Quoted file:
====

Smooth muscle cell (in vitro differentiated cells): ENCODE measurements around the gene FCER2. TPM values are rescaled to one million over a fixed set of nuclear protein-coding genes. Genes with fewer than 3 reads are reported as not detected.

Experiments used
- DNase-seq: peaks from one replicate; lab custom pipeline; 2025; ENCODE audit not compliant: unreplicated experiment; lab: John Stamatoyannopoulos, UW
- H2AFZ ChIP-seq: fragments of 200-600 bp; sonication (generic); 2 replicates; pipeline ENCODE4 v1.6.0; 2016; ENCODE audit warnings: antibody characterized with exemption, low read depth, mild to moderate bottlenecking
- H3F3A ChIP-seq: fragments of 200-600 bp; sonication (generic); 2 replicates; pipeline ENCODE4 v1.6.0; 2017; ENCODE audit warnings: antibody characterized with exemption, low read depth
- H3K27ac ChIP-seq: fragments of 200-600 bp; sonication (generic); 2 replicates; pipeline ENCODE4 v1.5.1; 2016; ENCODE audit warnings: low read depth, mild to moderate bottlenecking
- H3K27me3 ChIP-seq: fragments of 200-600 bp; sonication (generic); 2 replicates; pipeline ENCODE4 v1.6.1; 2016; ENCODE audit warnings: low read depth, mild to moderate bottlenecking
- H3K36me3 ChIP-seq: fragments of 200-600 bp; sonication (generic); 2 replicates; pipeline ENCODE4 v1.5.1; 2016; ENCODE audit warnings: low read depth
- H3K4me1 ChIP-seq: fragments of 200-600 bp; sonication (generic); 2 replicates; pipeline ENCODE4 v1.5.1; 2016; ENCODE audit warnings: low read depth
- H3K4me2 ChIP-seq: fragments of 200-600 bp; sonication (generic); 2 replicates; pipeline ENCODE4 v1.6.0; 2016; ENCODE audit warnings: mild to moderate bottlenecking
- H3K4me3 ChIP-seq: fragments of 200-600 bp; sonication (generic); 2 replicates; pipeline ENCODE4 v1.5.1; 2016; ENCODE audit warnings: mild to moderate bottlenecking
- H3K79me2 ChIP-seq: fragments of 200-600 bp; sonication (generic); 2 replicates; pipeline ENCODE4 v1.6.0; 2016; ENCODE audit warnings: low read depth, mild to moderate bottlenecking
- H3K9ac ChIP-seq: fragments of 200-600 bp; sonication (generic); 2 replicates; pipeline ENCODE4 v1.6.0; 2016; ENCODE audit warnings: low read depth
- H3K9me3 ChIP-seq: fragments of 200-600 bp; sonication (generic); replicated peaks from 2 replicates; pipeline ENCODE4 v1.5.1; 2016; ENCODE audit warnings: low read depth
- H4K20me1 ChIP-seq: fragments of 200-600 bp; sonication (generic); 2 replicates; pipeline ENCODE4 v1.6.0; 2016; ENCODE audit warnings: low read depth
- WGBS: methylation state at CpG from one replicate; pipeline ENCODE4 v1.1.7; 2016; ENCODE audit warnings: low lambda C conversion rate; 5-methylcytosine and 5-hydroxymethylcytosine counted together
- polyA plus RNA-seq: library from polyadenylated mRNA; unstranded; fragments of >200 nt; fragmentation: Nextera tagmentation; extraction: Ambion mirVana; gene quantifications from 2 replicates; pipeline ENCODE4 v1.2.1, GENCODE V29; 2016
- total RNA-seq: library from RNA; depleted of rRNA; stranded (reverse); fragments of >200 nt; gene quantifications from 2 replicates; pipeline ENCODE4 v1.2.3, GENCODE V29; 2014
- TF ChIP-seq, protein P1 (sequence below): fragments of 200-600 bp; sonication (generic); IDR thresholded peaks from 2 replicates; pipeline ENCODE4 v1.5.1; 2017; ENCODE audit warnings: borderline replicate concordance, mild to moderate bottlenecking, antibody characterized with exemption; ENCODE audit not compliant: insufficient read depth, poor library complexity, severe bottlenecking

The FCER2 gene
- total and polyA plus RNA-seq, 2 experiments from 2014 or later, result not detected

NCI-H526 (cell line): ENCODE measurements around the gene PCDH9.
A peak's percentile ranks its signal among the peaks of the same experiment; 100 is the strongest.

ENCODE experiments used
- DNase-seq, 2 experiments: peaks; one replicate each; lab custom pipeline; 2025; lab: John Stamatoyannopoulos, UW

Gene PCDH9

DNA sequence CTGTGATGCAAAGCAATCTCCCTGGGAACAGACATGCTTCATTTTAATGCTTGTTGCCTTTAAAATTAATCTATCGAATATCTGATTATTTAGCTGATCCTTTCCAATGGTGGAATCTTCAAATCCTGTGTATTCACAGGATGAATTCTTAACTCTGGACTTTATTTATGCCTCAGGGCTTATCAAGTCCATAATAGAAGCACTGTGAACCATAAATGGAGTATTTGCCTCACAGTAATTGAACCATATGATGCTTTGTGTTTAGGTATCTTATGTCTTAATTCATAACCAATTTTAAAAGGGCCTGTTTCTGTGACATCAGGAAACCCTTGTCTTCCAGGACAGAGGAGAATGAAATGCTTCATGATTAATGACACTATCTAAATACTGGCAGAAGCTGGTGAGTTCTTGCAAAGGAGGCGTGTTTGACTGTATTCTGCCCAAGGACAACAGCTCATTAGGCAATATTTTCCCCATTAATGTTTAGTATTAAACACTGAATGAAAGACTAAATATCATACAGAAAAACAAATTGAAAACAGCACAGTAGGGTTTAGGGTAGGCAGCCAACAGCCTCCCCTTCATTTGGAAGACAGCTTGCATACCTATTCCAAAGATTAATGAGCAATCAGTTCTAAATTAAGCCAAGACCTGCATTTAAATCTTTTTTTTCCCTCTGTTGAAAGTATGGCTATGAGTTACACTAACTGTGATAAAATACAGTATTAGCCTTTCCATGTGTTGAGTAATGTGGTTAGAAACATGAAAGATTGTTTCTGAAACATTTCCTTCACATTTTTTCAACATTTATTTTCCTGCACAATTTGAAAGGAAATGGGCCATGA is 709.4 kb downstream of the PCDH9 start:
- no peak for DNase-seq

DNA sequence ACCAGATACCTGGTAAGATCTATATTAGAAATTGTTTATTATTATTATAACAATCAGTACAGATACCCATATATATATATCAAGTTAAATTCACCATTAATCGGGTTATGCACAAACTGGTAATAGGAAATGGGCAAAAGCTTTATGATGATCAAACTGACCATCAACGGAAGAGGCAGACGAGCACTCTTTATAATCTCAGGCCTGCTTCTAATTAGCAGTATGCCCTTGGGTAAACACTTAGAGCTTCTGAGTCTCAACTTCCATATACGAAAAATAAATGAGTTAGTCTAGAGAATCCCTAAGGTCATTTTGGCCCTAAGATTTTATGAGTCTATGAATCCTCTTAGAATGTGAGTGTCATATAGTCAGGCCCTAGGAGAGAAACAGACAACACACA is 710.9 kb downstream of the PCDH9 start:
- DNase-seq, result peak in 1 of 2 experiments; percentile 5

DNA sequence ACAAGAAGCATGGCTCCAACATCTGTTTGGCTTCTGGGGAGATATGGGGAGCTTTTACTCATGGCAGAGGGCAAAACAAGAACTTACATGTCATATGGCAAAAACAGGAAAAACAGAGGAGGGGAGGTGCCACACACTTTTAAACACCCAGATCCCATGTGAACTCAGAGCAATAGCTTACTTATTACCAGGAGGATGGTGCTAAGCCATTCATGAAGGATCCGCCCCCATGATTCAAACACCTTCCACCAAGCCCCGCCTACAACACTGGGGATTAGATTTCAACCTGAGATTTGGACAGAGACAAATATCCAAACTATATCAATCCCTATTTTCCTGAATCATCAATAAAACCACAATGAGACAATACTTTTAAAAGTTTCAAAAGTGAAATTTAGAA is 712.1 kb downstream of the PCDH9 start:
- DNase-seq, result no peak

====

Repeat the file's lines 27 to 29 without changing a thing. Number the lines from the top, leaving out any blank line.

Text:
DNA sequence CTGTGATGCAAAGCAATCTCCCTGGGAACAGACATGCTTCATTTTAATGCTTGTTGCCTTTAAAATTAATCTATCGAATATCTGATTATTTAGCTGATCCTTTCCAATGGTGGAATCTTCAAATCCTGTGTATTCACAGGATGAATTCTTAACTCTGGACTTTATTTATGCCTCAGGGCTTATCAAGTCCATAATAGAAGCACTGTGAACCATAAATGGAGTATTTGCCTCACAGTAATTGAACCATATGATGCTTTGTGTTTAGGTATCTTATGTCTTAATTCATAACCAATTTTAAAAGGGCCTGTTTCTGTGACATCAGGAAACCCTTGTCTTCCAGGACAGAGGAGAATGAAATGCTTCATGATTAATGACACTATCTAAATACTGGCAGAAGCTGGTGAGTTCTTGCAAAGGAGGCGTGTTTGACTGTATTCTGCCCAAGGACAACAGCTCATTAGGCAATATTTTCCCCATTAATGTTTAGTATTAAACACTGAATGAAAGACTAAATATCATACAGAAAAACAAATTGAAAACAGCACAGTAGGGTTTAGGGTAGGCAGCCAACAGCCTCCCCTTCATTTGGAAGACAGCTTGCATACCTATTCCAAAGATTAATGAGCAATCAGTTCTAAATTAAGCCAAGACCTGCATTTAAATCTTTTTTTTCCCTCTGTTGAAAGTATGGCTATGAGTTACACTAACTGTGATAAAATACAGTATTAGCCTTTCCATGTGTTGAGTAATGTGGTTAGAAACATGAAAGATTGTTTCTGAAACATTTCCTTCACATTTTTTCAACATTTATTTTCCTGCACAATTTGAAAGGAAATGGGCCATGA is 709.4 kb downstream of the PCDH9 start:
- no peak for DNase-seq

DNA sequence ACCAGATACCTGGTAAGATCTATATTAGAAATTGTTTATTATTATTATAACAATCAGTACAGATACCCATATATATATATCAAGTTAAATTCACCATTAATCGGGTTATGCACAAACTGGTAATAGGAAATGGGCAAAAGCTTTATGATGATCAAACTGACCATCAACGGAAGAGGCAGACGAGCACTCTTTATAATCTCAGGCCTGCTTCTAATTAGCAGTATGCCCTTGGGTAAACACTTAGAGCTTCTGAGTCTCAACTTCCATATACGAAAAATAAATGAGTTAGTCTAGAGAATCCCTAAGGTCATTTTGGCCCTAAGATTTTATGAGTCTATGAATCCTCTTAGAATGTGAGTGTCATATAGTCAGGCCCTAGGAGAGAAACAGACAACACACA is 710.9 kb downstream of the PCDH9 start: